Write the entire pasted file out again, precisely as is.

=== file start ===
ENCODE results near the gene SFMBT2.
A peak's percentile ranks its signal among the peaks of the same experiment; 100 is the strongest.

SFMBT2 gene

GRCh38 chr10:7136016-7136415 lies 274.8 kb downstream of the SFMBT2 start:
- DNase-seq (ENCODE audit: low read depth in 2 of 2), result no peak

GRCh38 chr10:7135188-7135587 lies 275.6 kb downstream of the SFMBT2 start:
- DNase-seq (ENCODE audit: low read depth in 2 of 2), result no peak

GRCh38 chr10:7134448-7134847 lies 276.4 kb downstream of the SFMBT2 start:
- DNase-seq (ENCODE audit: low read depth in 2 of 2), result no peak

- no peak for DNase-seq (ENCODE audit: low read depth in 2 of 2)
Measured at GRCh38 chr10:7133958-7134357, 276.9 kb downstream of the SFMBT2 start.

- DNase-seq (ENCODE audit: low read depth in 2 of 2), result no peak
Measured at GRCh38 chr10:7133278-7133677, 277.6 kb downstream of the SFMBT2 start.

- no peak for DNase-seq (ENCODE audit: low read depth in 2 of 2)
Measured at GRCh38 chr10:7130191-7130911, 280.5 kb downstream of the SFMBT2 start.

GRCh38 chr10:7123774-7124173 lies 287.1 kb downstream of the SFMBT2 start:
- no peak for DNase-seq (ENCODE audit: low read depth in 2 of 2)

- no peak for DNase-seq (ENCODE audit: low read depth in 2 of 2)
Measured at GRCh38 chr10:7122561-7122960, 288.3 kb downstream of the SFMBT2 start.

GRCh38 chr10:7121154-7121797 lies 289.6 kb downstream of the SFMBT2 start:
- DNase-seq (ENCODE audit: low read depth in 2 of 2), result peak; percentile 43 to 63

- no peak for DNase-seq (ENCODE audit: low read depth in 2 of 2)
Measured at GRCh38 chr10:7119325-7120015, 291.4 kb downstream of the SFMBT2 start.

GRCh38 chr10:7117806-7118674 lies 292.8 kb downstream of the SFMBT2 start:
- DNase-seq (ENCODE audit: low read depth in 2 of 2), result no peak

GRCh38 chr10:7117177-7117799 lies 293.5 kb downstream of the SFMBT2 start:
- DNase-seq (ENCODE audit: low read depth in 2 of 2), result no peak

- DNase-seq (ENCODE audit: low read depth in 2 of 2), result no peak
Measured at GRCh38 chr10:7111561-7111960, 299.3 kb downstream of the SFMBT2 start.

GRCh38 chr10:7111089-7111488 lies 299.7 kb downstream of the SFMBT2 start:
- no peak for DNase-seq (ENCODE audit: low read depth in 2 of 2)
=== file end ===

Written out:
ENCODE results near the gene SFMBT2.
A peak's percentile ranks its signal among the peaks of the same experiment; 100 is the strongest.

SFMBT2 gene

GRCh38 chr10:7136016-7136415 lies 274.8 kb downstream of the SFMBT2 start:
- DNase-seq (ENCODE audit: low read depth in 2 of 2), result no peak

GRCh38 chr10:7135188-7135587 lies 275.6 kb downstream of the SFMBT2 start:
- DNase-seq (ENCODE audit: low read depth in 2 of 2), result no peak

GRCh38 chr10:7134448-7134847 lies 276.4 kb downstream of the SFMBT2 start:
- DNase-seq (ENCODE audit: low read depth in 2 of 2), result no peak

- no peak for DNase-seq (ENCODE audit: low read depth in 2 of 2)
Measured at GRCh38 chr10:7133958-7134357, 276.9 kb downstream of the SFMBT2 start.

- DNase-seq (ENCODE audit: low read depth in 2 of 2), result no peak
Measured at GRCh38 chr10:7133278-7133677, 277.6 kb downstream of the SFMBT2 start.

- no peak for DNase-seq (ENCODE audit: low read depth in 2 of 2)
Measured at GRCh38 chr10:7130191-7130911, 280.5 kb downstream of the SFMBT2 start.

GRCh38 chr10:7123774-7124173 lies 287.1 kb downstream of the SFMBT2 start:
- no peak for DNase-seq (ENCODE audit: low read depth in 2 of 2)

- no peak for DNase-seq (ENCODE audit: low read depth in 2 of 2)
Measured at GRCh38 chr10:7122561-7122960, 288.3 kb downstream of the SFMBT2 start.

GRCh38 chr10:7121154-7121797 lies 289.6 kb downstream of the SFMBT2 start:
- DNase-seq (ENCODE audit: low read depth in 2 of 2), result peak; percentile 43 to 63

- no peak for DNase-seq (ENCODE audit: low read depth in 2 of 2)
Measured at GRCh38 chr10:7119325-7120015, 291.4 kb downstream of the SFMBT2 start.

GRCh38 chr10:7117806-7118674 lies 292.8 kb downstream of the SFMBT2 start:
- DNase-seq (ENCODE audit: low read depth in 2 of 2), result no peak

GRCh38 chr10:7117177-7117799 lies 293.5 kb downstream of the SFMBT2 start:
- DNase-seq (ENCODE audit: low read depth in 2 of 2), result no peak

- DNase-seq (ENCODE audit: low read depth in 2 of 2), result no peak
Measured at GRCh38 chr10:7111561-7111960, 299.3 kb downstream of the SFMBT2 start.

GRCh38 chr10:7111089-7111488 lies 299.7 kb downstream of the SFMBT2 start:
- no peak for DNase-seq (ENCODE audit: low read depth in 2 of 2)